Proximal Median Nerve_JOSPT Resident Case Study

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    • #7998
      Eric Magrum

      Have a read, post some thoughts on differential diagnosis, clinical decision making in this case.

      Have a great weekend

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    • #8000

      I really enjoyed reading this case problem. It showed how systematic we can be to come to a very reasonable conclusion. Very sound reasoning to rule in and out hypotheses. This will definitely help my approach to similar issues. Seeing all the results play out puts what we’re doing into perspective.

      One thing I found interesting from this case was the nature of pronator teres syndrome and how it typically presents with negative findings on NCV tests. To me this really speaks to the nature of the pathology. Perhaps the absence of these findings in known cases points to this being more of an exertional entramptment as opposed to being associated with nerve damage that can be identified with these tests.

    • #8001

      Definitely a great review for anatomy of the forearm and hand.

      One area that could have been more specifically broken down due to his previous shoulder injury was rotator cuff referral, so quickly adding in some resisted testing for ruling that out could have been something that was also done. Overall I feel like they did a good job with differential diagnosis and describing their thought process with ruling out, as well as addressing areas they might not have thought about initially in the discussion.

      Treatment wise adding strengthening of the entire upper quarter was a good place to go, especially with a previous shoulder injury that potentially could have contributed to overuse in this area with the increase in activity. Also incorporating trunk and lower extremity mechanics into functional movements to decrease UE strain could also be another place to look at.

    • #8002

      I agree with Anna that this article was a great review of the anatomy of the forearm and entrapment sites of the median nerve. I thought the author did a great job of narrowing down the differential list and then utilizing diagnostic tests to systematically rule out entrapment sites of the median nerve.

      I liked how the article really broke down the author’s thought process of the treatment approach as well as the differential process. I like how the author discussed the pros and cons associated with some of the manual soft tissue techniques that may have been less helpful immediately, but more beneficial in the long run, and I feel like I catch myself in that same circle sometimes with some of my patients. Definitely a great resource for a less common diagnosis and how to approach it in a more direct fashion.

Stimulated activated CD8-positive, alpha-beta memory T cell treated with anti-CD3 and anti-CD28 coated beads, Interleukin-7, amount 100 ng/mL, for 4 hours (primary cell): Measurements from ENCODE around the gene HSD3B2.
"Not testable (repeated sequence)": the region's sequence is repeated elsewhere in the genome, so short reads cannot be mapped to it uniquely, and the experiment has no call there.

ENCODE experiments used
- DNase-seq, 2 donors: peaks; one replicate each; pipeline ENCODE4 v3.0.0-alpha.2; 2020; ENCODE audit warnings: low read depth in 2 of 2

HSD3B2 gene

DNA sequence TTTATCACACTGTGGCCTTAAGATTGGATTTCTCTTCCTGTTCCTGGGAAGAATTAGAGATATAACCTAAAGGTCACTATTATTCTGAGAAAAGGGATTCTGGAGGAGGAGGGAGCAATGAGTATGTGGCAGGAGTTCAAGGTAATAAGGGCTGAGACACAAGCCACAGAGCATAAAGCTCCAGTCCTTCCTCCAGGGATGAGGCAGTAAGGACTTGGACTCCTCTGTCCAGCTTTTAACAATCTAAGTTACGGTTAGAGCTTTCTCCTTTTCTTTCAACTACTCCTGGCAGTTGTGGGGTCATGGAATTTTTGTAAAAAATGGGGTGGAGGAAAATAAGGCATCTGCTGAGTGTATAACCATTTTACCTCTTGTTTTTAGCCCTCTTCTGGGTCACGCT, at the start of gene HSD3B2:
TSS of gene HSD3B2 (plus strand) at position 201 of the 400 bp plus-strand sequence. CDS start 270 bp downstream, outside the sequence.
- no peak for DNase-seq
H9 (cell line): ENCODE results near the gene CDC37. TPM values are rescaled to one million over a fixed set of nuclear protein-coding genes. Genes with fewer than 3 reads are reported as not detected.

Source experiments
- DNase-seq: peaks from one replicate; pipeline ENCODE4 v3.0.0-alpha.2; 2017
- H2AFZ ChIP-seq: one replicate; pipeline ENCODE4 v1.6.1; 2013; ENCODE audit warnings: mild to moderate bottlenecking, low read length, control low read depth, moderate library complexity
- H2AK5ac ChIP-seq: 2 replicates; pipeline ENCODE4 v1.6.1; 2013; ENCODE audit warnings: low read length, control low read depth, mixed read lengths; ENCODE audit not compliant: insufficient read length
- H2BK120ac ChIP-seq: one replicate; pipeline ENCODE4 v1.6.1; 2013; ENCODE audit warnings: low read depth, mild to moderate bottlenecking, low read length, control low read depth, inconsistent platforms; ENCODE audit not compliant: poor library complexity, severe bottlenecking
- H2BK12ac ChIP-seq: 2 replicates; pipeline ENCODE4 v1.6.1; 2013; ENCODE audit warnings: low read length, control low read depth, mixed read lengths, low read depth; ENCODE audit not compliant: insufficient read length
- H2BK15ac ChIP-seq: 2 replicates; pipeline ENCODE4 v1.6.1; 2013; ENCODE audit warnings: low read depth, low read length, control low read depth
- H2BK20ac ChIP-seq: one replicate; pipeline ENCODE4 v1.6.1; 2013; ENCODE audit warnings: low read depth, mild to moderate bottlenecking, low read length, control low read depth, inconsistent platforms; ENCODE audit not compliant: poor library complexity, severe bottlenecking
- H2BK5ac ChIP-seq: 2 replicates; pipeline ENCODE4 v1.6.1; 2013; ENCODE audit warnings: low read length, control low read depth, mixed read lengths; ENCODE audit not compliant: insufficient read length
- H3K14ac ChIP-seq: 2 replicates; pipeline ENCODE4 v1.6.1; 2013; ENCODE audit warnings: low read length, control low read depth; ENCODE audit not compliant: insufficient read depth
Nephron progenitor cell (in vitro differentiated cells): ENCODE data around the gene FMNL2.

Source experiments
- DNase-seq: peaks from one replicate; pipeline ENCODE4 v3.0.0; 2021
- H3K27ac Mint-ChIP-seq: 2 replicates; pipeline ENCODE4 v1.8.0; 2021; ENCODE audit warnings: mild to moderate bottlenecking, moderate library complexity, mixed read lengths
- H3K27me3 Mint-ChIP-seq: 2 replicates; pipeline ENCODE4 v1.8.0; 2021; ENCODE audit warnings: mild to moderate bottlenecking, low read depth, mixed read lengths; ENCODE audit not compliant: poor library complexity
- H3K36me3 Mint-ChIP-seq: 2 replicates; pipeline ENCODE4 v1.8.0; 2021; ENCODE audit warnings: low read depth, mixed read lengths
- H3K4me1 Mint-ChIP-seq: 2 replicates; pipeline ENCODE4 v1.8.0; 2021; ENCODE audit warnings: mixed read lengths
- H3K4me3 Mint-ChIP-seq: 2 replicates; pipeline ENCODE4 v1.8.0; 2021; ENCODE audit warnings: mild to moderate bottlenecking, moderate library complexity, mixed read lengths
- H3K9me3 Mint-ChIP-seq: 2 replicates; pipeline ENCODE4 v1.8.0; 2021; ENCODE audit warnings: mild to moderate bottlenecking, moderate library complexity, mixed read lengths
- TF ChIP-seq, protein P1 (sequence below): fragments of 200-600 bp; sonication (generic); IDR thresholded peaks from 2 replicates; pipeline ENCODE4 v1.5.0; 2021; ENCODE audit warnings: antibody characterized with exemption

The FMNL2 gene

• #8003
      Steven Lagasse

      That was a humbling article. It did a great job of shedding light on the gaps in my current knowledge and clinical regarding peripheral nerve entrapment. I have found evaluating neurogenic pain (outside of radiculopathy) rather difficult. Unlike radiculopathy, there isn’t a very clear easily cluster. With that, I enjoyed being able to see the thought process and logical flow behind the clinician’s evaluation. I also enjoyed how their special questions drove their objective tests to rule out certain structures, and ultimately rule in supinator teres syndrome.

      Although my logical flow and clinical reasoning are getting better, it is still something I struggle with regularly. Did anyone else have a similar feeling while reading this article?

    • #8005

      Yes, Steve! I was really impressed by the resident’s clinical reasoning skills and how they walked through the process in the article. I still feel like I really struggle with having a flow for my thought process and examination…

      I thought this article was a good example of the use of clustering signs/symptoms from subjective and objective to make a diagnosis in the case where special tests aren’t great. I also thought it was a good example of diagnosing by ruling everything else out, instead of trying to rule in the suspected diagnosis. And as Lauren and Anna mentioned, a great review of the anatomy of the forearm and possible nerve entrapment sites – something that I definitely could stand to review. In terms of treatment, I tend to want to address all the deficits I see rather than hone in on the real issue first then incorporate everything else later. The author first focused on soft tissue to address the main cause of the symptoms, then gradually incorporated strengthening the surrounding areas.

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